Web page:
African crop yields lag well behind those of the world’s developed countries, and the continent’s food security is shaky at best. Starvation is an ever-present threat for many, and the impending effects of climate change loom ominously in the distance. But scientists have solutions, genetically modified crops that are resistant to droughts, pests, and disease, that, pending government approval, are ready for planting. Dismayingly, Luddite anti-GMO campaigners have smeared these potential problem-solvers as unsafe and unnatural, and as a result, to-date no African government has approved the use of GM crops. The Guardian reports:
[O]pponents have waged effective campaigns against GM technology based on misinformation and scaremongering. Consider Uganda, where the banana crop is under attack from pests and diseases, spurring the government to develop genetically modified, resistant varieties. Anti-GM campaigners have linked the technology to obesity, cancer and infertility and used images of deformed cattle to heighten consumer fears about health risks.Unsurprisingly, public support for GM is low and politicians see only downsides in promoting the technology. Consequently, a proposed biosafety law to regulate and control the release of GM varieties has been suspended, and Uganda’s modified bananas remain at the field trial stage.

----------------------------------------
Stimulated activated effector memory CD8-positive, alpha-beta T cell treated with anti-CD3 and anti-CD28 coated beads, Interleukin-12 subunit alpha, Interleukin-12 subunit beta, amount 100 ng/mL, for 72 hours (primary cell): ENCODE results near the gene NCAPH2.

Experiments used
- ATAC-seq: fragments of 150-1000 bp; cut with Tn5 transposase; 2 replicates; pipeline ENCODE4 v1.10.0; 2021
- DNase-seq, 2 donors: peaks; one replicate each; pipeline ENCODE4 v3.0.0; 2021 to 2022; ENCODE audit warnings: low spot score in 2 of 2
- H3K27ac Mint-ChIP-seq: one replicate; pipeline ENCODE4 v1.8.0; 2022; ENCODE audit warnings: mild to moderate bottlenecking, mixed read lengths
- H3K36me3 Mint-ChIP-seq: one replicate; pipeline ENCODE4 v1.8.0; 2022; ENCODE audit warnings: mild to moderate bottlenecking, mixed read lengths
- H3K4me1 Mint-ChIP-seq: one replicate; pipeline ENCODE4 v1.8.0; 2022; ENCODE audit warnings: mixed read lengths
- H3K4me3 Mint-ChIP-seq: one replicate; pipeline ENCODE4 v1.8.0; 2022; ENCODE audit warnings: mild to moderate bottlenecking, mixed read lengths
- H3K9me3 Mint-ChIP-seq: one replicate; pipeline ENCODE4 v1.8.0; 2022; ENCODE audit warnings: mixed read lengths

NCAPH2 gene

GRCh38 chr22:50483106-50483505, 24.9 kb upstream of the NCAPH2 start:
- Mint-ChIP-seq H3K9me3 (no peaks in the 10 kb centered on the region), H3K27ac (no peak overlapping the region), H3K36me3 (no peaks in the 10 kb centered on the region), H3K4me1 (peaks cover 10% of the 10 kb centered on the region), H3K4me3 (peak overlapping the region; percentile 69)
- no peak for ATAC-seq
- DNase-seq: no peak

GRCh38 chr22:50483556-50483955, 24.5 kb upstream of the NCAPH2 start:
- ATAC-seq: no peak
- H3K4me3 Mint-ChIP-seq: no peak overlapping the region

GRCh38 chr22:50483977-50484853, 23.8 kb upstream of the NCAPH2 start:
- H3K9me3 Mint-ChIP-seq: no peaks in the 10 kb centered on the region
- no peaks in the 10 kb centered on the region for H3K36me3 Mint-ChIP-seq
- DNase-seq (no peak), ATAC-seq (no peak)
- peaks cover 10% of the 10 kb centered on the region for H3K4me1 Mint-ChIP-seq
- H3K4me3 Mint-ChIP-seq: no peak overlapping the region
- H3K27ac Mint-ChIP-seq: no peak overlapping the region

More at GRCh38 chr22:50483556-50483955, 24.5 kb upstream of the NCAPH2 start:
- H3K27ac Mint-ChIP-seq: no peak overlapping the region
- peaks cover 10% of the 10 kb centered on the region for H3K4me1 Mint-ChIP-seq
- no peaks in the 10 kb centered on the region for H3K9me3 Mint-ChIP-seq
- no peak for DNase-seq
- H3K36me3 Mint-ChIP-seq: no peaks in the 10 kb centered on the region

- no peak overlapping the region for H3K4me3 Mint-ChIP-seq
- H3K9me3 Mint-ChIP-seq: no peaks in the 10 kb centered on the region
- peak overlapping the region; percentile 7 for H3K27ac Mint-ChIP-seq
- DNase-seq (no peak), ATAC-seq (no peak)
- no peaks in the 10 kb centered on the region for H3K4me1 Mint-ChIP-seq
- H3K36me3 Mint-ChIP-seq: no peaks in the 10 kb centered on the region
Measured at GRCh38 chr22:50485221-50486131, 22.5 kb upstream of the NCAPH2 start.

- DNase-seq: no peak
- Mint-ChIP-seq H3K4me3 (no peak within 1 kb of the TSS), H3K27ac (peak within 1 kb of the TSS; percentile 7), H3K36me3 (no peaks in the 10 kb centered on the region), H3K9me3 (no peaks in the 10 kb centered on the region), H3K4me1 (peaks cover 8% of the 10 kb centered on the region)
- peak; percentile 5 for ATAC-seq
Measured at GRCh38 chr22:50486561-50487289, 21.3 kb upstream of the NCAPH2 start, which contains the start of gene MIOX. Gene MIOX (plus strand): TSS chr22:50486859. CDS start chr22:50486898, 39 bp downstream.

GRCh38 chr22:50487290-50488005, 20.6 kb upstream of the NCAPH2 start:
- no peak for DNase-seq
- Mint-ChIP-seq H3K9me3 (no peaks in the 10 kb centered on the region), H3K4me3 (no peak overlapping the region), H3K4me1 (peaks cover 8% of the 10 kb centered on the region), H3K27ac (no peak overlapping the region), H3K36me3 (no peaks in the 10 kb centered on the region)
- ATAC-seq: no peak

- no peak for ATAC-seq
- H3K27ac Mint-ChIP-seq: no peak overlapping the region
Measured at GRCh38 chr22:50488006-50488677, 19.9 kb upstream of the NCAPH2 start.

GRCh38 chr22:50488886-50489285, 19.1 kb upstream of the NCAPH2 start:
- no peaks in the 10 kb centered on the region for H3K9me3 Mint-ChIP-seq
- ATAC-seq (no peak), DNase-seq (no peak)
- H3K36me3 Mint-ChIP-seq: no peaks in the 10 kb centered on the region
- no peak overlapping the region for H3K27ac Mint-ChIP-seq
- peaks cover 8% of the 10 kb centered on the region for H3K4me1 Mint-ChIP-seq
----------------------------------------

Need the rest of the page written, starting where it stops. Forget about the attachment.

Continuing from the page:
This is not a technical problem, but a policy one; scientists continue to churn out more robust versions of crops, only to find their efforts stuck on what the Guardian calls a “treadmill of continual field trials.” Every option has risks that must be weighed, but the anti-GMO activists don’t have a leg to stand on: Time after time, studies have exonerated genetically modified crops. Science says they’re safe, and that should trump the emotional and irresponsible opposition to the agricultural technology many greens continue to hold.There are millions of hungry people, not just in Africa but around the world, who could benefit from genetically modified crops. Uninformed resistance is as unconscionable as it is tragic.